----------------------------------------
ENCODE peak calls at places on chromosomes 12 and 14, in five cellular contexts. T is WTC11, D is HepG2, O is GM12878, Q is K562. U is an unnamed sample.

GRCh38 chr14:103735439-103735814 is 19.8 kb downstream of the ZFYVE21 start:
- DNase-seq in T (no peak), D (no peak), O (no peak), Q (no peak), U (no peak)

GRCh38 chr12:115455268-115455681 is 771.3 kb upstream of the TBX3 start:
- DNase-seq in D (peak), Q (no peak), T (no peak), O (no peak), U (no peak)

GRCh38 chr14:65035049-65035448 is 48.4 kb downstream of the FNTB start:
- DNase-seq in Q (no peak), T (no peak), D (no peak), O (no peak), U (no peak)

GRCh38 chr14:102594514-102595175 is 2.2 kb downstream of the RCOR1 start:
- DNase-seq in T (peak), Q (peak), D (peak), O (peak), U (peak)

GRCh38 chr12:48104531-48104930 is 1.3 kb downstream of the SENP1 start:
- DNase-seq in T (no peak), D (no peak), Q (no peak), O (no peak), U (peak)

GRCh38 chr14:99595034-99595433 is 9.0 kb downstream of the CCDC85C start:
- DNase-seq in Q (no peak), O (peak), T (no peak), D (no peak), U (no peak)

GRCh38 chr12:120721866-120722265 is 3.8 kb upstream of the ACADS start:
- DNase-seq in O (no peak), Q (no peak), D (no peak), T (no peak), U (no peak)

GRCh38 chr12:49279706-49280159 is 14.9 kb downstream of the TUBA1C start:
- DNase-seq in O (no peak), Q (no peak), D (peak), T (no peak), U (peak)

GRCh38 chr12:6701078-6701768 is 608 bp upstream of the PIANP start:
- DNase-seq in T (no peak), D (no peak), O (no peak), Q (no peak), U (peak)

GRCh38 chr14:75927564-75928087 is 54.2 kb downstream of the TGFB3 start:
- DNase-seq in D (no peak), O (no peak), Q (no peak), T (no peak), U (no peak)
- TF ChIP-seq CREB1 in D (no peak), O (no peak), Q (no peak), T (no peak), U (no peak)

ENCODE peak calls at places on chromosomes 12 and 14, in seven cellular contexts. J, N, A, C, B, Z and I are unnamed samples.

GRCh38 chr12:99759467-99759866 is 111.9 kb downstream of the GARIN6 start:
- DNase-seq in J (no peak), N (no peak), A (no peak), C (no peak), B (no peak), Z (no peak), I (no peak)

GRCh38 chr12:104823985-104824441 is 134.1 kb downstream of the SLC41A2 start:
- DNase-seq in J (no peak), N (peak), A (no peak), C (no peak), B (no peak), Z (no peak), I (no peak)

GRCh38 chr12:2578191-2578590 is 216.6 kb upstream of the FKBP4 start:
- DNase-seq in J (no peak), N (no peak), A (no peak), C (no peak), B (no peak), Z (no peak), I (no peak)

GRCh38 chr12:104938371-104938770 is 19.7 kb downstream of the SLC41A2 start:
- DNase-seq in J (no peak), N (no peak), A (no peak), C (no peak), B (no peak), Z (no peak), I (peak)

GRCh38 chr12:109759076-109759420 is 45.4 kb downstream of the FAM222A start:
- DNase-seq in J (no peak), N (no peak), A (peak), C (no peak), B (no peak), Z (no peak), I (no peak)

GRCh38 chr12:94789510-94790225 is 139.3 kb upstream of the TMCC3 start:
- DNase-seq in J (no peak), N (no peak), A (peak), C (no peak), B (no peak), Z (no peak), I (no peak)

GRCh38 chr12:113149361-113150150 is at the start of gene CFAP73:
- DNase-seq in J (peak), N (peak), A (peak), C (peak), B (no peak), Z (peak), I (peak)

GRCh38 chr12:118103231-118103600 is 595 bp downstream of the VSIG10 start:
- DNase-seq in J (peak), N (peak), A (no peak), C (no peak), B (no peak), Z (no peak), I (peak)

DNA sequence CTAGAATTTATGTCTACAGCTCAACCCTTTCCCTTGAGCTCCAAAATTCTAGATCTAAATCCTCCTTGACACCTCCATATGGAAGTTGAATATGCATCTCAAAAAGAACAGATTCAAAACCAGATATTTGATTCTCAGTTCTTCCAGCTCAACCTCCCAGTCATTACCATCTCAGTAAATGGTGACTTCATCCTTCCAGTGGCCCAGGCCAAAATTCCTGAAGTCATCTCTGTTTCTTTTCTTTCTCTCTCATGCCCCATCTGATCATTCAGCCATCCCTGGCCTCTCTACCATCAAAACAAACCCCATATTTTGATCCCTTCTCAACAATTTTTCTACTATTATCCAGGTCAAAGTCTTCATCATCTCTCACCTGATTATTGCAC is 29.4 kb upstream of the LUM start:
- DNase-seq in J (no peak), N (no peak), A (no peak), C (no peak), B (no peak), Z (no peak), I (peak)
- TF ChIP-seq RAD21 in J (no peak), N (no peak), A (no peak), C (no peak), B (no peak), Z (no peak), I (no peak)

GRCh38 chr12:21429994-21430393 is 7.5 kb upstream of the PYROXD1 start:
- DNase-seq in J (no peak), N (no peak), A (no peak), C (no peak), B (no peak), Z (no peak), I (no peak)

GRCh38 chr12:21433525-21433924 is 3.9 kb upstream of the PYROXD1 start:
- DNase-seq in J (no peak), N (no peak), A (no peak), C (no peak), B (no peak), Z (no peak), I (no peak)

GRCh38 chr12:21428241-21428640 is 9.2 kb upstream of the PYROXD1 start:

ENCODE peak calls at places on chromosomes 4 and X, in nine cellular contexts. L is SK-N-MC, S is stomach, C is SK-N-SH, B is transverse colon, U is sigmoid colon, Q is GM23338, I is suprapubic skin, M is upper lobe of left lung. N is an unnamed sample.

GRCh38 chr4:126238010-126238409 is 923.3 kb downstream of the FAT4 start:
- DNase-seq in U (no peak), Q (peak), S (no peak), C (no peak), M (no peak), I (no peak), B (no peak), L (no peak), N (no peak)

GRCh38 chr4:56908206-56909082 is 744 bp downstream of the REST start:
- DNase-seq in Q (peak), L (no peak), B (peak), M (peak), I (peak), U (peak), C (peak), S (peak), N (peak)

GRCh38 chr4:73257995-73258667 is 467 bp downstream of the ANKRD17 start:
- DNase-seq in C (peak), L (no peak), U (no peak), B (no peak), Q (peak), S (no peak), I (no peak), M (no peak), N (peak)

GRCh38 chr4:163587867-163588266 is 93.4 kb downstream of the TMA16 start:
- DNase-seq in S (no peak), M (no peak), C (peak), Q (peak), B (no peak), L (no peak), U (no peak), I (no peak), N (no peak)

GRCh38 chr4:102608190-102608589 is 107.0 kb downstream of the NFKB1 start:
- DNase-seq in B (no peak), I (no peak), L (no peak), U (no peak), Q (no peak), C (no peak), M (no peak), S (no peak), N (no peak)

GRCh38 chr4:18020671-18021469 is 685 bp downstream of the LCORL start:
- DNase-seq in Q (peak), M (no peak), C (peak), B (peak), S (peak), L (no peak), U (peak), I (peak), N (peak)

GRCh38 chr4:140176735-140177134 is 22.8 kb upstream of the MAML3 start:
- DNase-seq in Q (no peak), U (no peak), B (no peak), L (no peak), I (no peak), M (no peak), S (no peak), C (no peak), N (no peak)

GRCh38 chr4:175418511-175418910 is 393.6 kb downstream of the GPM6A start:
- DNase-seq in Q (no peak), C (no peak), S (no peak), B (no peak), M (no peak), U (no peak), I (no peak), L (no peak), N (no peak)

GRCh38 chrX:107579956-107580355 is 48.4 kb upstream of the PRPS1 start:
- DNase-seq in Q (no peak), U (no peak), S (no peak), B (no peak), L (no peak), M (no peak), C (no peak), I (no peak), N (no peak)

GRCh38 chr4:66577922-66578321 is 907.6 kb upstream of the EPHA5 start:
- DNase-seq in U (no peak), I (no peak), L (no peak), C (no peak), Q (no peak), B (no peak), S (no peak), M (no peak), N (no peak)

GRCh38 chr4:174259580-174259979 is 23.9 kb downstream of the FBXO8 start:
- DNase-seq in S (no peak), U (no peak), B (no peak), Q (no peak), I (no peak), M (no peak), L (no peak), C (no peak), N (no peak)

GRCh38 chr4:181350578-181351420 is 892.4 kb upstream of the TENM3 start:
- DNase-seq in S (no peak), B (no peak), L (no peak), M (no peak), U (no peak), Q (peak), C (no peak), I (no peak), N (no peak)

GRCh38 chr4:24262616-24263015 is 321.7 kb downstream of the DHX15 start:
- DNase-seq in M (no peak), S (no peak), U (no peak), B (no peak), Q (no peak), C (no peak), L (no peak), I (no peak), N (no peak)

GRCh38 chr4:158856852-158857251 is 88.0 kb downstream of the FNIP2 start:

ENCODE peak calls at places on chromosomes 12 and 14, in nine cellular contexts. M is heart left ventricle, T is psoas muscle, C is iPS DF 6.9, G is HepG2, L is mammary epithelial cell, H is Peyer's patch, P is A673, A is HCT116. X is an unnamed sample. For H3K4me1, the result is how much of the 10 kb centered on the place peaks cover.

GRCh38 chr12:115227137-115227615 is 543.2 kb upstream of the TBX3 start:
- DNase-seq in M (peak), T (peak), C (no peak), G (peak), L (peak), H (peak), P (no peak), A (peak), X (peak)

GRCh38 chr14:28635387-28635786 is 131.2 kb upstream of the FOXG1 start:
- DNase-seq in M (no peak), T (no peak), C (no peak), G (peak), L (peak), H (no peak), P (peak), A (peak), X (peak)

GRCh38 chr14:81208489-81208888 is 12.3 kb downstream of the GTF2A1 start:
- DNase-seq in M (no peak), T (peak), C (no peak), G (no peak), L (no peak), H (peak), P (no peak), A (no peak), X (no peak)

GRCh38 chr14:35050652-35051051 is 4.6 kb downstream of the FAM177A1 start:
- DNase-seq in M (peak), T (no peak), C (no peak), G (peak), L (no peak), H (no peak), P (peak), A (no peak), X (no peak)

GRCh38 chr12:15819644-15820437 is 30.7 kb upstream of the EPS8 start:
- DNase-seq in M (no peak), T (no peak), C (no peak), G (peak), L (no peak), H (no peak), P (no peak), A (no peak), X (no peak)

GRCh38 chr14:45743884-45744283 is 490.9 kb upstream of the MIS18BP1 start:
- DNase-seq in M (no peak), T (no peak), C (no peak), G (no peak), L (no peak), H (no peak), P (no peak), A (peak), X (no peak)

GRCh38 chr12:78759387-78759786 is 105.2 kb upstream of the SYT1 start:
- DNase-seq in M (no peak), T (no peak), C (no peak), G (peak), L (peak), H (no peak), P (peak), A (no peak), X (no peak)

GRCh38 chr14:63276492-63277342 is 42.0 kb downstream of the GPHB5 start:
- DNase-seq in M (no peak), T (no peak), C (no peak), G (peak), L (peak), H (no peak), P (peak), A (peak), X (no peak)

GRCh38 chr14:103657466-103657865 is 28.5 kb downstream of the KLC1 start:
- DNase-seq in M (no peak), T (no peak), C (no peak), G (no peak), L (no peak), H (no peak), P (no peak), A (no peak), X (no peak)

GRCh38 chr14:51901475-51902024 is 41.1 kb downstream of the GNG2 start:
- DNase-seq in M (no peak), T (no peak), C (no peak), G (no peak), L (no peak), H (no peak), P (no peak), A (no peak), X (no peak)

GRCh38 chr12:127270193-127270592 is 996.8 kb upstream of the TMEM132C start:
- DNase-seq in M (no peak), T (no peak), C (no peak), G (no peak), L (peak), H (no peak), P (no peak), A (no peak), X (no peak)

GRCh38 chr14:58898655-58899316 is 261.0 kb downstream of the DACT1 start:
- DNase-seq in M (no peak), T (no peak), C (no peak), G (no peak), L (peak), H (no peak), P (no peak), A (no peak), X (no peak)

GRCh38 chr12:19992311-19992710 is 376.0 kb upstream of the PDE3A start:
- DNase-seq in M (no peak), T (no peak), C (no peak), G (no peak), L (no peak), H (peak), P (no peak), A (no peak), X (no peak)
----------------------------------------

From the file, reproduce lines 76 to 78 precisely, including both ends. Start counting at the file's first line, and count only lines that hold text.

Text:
ENCODE peak calls at places on chromosomes 12 and 14, in nine cellular contexts. M is heart left ventricle, T is psoas muscle, C is iPS DF 6.9, G is HepG2, L is mammary epithelial cell, H is Peyer's patch, P is A673, A is HCT116. X is an unnamed sample. For H3K4me1, the result is how much of the 10 kb centered on the place peaks cover.

GRCh38 chr12:115227137-115227615 is 543.2 kb upstream of the TBX3 start:
- DNase-seq in M (peak), T (peak), C (no peak), G (peak), L (peak), H (peak), P (no peak), A (peak), X (peak)